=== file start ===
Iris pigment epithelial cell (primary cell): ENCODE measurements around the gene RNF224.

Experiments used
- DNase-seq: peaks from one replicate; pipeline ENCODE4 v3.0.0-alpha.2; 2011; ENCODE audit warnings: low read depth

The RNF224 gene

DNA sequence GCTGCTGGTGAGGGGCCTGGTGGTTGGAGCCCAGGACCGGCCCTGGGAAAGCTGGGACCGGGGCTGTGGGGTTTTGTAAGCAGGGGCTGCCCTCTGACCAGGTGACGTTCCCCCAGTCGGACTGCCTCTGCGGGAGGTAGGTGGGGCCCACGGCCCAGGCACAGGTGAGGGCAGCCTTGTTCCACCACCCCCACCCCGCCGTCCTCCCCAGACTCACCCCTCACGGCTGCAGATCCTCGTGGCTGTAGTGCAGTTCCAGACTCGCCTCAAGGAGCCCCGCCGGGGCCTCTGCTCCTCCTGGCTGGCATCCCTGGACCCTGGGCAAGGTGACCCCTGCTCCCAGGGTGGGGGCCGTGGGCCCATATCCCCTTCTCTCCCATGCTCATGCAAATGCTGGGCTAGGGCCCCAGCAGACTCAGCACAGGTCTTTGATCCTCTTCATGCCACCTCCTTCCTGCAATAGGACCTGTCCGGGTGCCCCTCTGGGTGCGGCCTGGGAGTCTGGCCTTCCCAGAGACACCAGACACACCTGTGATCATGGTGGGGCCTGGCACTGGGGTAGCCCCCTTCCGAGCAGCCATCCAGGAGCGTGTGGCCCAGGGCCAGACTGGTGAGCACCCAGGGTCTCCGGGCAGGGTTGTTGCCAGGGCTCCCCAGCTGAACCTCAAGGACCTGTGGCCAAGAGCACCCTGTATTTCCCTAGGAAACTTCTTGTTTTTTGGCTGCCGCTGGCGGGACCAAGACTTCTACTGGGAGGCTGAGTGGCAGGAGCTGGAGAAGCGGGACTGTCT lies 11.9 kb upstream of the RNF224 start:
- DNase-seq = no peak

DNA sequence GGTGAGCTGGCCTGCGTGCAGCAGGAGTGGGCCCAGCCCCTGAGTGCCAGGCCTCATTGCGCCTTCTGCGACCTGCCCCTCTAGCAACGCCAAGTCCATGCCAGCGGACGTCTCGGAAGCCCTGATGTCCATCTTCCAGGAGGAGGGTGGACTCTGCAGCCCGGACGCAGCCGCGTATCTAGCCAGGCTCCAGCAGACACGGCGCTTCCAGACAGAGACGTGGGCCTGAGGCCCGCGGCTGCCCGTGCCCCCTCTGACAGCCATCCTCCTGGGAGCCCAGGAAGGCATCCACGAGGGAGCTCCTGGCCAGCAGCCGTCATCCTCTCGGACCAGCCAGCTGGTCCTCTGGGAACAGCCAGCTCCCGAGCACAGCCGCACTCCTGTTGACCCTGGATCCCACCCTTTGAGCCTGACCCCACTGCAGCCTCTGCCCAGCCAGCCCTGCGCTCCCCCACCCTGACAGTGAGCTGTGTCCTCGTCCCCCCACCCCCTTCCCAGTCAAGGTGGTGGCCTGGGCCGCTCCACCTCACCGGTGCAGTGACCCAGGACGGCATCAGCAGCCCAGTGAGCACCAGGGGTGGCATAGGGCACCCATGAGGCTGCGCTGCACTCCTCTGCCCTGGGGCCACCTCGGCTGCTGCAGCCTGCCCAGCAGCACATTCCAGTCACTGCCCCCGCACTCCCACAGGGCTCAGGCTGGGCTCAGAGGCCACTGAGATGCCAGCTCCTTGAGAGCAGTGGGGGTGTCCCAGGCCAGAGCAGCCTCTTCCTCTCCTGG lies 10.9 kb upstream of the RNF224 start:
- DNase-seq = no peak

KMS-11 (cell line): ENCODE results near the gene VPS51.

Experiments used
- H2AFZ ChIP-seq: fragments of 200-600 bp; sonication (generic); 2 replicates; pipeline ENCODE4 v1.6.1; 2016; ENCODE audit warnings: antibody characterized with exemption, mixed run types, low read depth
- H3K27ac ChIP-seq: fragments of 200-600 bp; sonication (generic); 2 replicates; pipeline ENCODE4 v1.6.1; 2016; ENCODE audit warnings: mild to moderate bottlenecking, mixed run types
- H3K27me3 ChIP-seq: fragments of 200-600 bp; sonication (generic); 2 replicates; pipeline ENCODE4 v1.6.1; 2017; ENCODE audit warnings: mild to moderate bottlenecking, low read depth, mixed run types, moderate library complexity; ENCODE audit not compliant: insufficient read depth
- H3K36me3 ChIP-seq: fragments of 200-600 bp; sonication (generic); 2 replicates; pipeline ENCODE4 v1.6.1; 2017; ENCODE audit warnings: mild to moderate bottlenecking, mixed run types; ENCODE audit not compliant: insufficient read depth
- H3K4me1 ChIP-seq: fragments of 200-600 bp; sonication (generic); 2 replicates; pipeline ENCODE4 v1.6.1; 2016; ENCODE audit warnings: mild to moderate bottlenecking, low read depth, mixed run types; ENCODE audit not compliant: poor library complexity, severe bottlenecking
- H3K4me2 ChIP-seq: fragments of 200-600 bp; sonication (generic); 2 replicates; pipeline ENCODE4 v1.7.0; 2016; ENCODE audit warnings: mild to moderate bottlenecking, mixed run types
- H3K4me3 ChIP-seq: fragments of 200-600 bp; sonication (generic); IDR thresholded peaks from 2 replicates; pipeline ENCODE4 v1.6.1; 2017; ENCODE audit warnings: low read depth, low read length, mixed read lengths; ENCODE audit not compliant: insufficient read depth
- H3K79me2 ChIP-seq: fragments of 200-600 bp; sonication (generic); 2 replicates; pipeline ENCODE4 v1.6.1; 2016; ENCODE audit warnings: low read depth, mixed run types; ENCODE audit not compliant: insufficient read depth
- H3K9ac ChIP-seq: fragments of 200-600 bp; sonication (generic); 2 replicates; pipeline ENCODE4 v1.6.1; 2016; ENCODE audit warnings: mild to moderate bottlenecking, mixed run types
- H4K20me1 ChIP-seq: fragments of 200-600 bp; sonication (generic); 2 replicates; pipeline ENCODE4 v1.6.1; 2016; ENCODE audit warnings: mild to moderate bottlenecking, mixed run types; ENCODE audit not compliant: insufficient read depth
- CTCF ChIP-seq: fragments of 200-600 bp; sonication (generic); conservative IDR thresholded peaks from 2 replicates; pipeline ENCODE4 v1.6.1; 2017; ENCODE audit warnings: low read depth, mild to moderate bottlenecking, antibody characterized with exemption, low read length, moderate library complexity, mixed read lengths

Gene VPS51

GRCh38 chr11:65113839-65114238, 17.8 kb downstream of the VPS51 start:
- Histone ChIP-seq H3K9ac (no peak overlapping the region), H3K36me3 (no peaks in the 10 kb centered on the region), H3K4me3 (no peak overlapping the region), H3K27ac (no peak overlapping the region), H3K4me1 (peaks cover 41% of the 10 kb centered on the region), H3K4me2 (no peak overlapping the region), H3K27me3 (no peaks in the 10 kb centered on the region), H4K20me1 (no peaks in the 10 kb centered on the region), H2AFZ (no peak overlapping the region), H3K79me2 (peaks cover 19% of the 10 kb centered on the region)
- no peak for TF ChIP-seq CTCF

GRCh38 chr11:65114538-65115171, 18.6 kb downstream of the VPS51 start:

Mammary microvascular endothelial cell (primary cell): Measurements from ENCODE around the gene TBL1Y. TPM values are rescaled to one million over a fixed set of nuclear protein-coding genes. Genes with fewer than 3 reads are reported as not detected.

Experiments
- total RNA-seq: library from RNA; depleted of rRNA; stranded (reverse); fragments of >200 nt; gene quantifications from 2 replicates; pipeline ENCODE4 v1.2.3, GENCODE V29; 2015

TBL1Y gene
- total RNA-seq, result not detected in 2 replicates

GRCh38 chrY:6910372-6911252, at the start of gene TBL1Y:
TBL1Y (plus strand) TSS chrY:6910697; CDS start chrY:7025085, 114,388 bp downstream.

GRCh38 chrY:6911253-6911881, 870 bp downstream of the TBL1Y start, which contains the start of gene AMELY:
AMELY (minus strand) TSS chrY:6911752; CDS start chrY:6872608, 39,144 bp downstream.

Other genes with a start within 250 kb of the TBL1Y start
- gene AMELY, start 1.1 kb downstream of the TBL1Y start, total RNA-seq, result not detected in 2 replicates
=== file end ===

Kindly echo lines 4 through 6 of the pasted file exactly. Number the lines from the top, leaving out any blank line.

The RNF224 gene

DNA sequence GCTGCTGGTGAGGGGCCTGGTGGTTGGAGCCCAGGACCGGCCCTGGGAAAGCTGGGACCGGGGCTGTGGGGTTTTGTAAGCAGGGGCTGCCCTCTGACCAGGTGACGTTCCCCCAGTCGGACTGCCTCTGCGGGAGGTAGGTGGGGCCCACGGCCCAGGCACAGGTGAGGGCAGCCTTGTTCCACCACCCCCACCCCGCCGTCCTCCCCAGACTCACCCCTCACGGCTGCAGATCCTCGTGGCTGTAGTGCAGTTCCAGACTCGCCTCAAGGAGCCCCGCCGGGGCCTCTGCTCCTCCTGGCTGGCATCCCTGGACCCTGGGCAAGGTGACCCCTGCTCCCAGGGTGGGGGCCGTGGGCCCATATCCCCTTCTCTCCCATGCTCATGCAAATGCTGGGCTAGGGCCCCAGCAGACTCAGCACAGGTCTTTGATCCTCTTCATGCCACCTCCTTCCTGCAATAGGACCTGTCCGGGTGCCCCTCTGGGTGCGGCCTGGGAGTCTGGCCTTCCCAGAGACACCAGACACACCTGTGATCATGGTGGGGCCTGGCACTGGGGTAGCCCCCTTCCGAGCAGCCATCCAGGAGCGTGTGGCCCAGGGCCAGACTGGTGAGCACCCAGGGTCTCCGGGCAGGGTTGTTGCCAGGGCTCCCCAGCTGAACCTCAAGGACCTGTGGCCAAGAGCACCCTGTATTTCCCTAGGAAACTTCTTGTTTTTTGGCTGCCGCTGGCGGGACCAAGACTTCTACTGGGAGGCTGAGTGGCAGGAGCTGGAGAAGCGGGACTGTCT lies 11.9 kb upstream of the RNF224 start:
- DNase-seq = no peak